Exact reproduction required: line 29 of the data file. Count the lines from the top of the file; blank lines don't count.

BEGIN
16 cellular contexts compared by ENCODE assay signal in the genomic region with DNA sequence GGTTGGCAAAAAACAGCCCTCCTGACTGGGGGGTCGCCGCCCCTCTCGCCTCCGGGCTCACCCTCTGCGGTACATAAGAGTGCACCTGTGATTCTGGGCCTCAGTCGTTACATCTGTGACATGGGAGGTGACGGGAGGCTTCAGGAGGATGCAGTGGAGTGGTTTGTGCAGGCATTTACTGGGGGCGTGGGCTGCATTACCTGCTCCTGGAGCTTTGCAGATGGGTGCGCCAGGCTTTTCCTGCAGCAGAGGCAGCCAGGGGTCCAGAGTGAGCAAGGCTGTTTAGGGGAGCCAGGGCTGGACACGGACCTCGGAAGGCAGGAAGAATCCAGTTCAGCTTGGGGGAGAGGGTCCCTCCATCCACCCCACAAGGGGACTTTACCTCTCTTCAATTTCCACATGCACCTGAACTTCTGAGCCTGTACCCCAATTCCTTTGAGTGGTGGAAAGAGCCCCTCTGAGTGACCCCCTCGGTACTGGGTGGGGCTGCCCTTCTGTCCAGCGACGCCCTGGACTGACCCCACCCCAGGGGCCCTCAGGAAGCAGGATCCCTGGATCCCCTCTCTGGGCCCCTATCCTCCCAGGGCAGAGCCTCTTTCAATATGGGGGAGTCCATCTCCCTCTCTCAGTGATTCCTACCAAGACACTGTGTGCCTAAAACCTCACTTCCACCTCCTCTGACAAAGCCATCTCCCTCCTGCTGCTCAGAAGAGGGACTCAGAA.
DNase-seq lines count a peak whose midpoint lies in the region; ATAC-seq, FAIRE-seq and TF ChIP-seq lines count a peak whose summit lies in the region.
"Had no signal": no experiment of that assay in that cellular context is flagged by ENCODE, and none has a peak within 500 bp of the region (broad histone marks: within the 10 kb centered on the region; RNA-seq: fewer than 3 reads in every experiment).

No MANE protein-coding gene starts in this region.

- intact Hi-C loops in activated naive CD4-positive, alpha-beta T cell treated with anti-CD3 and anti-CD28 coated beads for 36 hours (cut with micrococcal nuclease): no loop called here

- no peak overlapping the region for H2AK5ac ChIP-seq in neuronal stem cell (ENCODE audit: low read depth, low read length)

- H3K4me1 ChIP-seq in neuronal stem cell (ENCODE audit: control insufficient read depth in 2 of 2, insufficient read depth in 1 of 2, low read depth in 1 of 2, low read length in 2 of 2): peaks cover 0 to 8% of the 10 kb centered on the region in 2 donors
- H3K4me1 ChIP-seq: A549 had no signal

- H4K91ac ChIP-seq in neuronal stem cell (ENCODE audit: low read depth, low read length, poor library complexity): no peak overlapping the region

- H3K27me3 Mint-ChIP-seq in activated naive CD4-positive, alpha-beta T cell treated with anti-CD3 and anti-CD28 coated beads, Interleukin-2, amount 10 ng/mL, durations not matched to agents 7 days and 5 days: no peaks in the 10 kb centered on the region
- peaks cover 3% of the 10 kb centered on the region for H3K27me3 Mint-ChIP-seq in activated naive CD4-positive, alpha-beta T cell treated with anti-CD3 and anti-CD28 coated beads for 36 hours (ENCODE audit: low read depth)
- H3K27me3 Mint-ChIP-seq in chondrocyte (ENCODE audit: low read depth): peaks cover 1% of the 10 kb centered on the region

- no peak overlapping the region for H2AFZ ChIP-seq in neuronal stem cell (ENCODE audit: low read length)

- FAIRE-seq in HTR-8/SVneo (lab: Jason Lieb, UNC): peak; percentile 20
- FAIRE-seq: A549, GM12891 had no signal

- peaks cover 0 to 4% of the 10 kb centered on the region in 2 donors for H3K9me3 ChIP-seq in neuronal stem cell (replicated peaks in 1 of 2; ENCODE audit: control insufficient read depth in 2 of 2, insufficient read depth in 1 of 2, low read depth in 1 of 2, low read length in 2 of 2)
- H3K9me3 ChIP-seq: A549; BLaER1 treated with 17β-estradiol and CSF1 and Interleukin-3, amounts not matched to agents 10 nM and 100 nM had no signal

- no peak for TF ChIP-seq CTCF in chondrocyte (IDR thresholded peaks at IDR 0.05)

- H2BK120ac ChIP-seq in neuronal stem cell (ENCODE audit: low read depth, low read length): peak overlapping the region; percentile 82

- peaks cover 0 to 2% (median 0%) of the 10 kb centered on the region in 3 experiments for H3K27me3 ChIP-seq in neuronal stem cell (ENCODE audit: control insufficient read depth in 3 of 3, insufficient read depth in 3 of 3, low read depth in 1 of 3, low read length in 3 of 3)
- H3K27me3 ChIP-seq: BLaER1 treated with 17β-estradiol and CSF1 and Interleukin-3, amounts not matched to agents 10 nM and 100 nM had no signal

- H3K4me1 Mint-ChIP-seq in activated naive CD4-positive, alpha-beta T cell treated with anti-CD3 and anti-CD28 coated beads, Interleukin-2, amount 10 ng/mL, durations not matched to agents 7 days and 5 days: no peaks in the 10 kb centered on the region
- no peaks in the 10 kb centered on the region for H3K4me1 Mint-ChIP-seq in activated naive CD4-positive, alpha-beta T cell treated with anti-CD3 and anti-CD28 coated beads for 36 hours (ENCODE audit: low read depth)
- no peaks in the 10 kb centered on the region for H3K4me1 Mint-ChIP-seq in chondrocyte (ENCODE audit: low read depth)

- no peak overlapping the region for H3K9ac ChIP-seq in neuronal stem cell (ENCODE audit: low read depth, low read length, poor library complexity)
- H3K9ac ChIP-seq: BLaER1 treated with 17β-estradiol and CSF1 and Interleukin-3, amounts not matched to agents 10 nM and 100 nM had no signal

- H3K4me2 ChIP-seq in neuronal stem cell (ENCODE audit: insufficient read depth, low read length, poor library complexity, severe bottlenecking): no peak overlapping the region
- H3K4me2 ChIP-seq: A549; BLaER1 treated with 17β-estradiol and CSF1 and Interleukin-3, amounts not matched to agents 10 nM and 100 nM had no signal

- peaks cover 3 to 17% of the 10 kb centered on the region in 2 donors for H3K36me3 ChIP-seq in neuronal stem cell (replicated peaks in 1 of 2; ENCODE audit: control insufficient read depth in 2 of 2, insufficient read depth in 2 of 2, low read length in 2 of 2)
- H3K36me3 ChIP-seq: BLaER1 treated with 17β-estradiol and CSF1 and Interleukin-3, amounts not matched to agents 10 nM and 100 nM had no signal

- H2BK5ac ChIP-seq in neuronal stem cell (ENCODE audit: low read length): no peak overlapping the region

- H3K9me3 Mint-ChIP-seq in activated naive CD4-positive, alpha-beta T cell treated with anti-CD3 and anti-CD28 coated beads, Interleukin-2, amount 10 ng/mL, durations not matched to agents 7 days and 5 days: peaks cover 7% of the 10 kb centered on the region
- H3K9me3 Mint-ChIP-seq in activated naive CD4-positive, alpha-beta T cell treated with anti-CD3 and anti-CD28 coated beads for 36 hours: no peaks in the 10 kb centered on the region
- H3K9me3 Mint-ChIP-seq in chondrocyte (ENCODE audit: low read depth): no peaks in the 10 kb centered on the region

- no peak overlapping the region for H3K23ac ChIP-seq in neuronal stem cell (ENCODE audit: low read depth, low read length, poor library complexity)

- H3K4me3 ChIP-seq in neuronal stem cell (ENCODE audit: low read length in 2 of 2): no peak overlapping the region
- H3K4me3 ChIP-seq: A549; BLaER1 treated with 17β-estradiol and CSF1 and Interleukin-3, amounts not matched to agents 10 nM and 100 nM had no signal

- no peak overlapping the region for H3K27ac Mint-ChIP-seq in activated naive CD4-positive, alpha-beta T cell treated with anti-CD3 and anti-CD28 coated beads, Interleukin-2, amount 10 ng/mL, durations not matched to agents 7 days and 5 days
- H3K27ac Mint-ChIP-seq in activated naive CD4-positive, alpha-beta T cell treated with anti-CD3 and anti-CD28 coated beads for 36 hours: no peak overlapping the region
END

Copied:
- peaks cover 3 to 17% of the 10 kb centered on the region in 2 donors for H3K36me3 ChIP-seq in neuronal stem cell (replicated peaks in 1 of 2; ENCODE audit: control insufficient read depth in 2 of 2, insufficient read depth in 2 of 2, low read length in 2 of 2)